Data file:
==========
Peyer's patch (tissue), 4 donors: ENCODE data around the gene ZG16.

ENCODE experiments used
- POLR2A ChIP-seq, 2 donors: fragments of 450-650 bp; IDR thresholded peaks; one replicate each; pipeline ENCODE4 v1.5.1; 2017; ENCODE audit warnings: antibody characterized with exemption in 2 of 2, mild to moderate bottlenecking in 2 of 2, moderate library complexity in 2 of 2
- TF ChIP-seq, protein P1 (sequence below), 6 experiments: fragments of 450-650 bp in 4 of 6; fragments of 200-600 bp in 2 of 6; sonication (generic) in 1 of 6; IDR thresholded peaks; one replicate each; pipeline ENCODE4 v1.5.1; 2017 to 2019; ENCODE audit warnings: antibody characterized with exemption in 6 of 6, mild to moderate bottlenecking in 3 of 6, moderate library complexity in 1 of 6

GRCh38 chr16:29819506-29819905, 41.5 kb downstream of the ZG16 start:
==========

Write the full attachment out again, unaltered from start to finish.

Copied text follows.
Peyer's patch (tissue), 4 donors: ENCODE data around the gene ZG16.

ENCODE experiments used
- POLR2A ChIP-seq, 2 donors: fragments of 450-650 bp; IDR thresholded peaks; one replicate each; pipeline ENCODE4 v1.5.1; 2017; ENCODE audit warnings: antibody characterized with exemption in 2 of 2, mild to moderate bottlenecking in 2 of 2, moderate library complexity in 2 of 2
- TF ChIP-seq, protein P1 (sequence below), 6 experiments: fragments of 450-650 bp in 4 of 6; fragments of 200-600 bp in 2 of 6; sonication (generic) in 1 of 6; IDR thresholded peaks; one replicate each; pipeline ENCODE4 v1.5.1; 2017 to 2019; ENCODE audit warnings: antibody characterized with exemption in 6 of 6, mild to moderate bottlenecking in 3 of 6, moderate library complexity in 1 of 6

GRCh38 chr16:29819506-29819905, 41.5 kb downstream of the ZG16 start: